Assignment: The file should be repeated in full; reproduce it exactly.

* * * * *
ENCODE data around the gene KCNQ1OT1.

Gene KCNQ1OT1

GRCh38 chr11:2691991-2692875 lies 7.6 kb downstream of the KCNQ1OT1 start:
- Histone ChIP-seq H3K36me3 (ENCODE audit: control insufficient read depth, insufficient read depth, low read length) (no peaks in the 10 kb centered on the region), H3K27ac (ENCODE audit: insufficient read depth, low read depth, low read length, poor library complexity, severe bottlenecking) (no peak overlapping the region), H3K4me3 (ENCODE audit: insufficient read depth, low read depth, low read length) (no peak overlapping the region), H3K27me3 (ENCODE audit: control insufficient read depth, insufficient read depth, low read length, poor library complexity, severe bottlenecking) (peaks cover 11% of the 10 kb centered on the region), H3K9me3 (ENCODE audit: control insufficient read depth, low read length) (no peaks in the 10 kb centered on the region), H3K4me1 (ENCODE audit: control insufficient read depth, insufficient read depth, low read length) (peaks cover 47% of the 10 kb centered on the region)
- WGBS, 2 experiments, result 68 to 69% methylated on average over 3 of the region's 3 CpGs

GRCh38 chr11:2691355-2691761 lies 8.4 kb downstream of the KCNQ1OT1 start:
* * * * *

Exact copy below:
ENCODE data around the gene KCNQ1OT1.

Gene KCNQ1OT1

GRCh38 chr11:2691991-2692875 lies 7.6 kb downstream of the KCNQ1OT1 start:
- Histone ChIP-seq H3K36me3 (ENCODE audit: control insufficient read depth, insufficient read depth, low read length) (no peaks in the 10 kb centered on the region), H3K27ac (ENCODE audit: insufficient read depth, low read depth, low read length, poor library complexity, severe bottlenecking) (no peak overlapping the region), H3K4me3 (ENCODE audit: insufficient read depth, low read depth, low read length) (no peak overlapping the region), H3K27me3 (ENCODE audit: control insufficient read depth, insufficient read depth, low read length, poor library complexity, severe bottlenecking) (peaks cover 11% of the 10 kb centered on the region), H3K9me3 (ENCODE audit: control insufficient read depth, low read length) (no peaks in the 10 kb centered on the region), H3K4me1 (ENCODE audit: control insufficient read depth, insufficient read depth, low read length) (peaks cover 47% of the 10 kb centered on the region)
- WGBS, 2 experiments, result 68 to 69% methylated on average over 3 of the region's 3 CpGs

GRCh38 chr11:2691355-2691761 lies 8.4 kb downstream of the KCNQ1OT1 start: